Federal jury: Purdue ‘maliciously’ retaliated against student who made sexual assault report
Verdict Friday says Purdue acted ‘maliciously’ when it suspended a student after concluding she’d lied when she made a sexual assault report in 2017
Note: Purdue responded Saturday morning with comments about the verdict. That statement is included in this updated version.
HAMMOND – Purdue University officials acted “maliciously” and retaliated against a former student when they concluded that a sexual assault claim she filed in 2017 wasn’t valid and then suspended her for two years, a federal jury decided Friday after a weeklong civil trial in U.S. District Court.
The jury – six women and three men – deliberated for four hours, returning with a verdict that Purdue had unfairly turned the student’s report of sexual assault in her Harrison Hall dorm room into a finding that she lied and should be suspended.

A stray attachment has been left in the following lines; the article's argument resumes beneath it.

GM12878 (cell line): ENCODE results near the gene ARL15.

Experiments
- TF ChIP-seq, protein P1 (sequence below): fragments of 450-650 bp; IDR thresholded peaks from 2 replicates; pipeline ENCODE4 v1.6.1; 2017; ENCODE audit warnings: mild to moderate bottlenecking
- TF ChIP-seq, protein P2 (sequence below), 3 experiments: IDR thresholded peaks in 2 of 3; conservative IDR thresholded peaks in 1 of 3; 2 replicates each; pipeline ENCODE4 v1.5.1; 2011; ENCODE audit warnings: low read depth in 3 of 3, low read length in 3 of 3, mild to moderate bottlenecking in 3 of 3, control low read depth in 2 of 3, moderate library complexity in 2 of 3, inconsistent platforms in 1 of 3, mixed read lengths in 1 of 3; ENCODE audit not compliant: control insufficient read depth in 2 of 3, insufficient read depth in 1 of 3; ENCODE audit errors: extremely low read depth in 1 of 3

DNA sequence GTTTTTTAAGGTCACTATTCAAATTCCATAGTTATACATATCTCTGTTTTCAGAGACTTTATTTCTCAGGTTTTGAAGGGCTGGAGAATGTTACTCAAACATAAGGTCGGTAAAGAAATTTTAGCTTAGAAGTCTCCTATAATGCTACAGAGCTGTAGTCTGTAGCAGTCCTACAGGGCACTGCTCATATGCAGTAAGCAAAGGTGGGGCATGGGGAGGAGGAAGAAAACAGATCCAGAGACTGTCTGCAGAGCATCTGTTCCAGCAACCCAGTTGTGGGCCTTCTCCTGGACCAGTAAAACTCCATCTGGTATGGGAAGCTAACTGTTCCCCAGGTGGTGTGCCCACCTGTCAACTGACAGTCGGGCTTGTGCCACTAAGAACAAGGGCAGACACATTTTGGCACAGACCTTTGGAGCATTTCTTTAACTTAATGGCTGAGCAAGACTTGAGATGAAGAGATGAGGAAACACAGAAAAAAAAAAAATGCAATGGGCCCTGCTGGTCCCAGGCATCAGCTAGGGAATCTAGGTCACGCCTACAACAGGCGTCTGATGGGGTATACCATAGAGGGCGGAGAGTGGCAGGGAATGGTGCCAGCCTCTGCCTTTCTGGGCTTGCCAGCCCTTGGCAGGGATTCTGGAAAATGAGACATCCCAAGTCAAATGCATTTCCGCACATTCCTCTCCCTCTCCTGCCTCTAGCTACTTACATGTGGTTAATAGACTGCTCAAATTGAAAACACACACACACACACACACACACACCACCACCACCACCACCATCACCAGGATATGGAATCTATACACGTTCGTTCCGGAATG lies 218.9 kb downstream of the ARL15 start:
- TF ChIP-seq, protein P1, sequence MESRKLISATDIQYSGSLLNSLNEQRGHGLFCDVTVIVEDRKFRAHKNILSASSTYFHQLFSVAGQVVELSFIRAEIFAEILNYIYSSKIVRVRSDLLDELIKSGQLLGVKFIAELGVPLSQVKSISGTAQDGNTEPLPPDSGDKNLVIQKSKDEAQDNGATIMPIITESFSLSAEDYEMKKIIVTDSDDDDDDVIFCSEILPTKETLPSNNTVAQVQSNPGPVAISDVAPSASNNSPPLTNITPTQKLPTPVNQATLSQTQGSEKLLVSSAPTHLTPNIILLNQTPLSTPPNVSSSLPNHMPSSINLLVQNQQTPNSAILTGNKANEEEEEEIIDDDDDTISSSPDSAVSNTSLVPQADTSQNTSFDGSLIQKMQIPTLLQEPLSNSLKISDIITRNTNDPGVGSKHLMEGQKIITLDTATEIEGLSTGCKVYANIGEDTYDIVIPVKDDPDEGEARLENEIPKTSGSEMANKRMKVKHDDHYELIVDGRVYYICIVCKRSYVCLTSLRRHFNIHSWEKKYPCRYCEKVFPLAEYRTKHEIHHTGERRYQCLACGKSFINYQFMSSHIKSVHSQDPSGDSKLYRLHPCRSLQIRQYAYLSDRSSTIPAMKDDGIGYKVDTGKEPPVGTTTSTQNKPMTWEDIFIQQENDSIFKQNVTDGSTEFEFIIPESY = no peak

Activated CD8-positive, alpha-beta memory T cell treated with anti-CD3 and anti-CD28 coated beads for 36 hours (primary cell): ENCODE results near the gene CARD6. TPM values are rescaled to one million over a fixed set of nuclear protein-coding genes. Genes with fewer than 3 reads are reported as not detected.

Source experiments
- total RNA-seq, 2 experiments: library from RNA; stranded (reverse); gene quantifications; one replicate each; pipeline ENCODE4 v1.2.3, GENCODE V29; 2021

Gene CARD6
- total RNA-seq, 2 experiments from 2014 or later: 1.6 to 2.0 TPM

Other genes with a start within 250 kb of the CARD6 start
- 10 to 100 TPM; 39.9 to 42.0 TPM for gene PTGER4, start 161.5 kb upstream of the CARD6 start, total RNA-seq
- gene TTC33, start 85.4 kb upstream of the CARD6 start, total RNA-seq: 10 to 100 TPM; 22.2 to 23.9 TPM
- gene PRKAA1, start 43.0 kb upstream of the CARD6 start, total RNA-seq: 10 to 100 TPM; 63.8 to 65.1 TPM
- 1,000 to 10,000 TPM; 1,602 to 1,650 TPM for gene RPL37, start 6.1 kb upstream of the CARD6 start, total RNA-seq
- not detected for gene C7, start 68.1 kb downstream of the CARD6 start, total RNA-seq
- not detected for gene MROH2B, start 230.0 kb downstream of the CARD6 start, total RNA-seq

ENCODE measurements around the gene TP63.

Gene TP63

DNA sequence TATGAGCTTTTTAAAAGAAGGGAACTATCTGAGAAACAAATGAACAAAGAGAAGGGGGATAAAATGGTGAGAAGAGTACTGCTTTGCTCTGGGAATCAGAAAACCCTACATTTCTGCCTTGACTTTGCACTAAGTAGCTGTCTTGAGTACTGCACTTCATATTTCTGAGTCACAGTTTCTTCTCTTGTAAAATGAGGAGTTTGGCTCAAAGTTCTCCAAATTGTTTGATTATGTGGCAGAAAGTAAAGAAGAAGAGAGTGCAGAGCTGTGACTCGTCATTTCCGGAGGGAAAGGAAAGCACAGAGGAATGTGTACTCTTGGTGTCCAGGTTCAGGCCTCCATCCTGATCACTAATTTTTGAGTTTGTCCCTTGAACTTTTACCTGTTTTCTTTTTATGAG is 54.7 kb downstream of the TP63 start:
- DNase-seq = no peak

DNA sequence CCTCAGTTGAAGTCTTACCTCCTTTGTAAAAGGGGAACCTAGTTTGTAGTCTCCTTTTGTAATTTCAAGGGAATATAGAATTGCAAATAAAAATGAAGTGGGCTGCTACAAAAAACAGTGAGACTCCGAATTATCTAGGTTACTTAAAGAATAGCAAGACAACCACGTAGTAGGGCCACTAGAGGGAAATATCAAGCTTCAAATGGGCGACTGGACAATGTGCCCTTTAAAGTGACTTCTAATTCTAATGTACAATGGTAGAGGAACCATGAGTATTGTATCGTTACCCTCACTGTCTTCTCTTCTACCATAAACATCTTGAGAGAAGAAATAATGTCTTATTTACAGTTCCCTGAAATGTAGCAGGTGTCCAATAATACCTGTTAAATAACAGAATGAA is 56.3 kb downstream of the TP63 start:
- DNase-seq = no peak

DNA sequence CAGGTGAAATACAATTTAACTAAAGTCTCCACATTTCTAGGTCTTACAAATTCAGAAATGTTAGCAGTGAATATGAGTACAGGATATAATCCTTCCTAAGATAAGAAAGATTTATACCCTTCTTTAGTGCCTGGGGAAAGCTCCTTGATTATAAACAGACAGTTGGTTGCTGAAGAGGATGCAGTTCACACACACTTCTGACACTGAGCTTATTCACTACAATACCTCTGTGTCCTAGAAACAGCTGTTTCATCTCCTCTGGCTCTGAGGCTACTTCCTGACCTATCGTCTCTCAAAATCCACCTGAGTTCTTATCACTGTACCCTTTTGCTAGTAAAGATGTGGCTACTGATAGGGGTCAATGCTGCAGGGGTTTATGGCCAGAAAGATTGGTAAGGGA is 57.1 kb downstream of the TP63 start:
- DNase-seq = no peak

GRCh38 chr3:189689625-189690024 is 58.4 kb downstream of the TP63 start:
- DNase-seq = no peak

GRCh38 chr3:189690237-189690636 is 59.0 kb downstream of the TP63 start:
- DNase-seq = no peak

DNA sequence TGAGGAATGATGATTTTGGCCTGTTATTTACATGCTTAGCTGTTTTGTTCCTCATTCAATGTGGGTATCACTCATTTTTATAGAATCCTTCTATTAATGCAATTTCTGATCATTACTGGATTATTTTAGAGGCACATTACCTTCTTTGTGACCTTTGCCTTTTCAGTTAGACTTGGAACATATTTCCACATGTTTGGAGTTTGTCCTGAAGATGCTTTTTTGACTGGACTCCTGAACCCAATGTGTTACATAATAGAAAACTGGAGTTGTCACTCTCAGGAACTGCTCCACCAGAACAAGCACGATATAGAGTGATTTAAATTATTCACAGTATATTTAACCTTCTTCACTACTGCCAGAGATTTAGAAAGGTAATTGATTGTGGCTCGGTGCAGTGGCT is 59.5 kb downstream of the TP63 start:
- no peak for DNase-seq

The jury awarded her $10,000 in compensatory damages, which is roughly the equivalent of two semesters of in-state tuition at Purdue. The jury offer no punitive damages against the university or the administrations who were named in the lawsuit.
The student – listed in court documents as Nancy Roe – wiped her tears and smiled as she left the courtroom, following five days of testimony of intimate details, including a nine-minute recording a fraternity member secretly made in her dorm room to protect himself against rape allegations.
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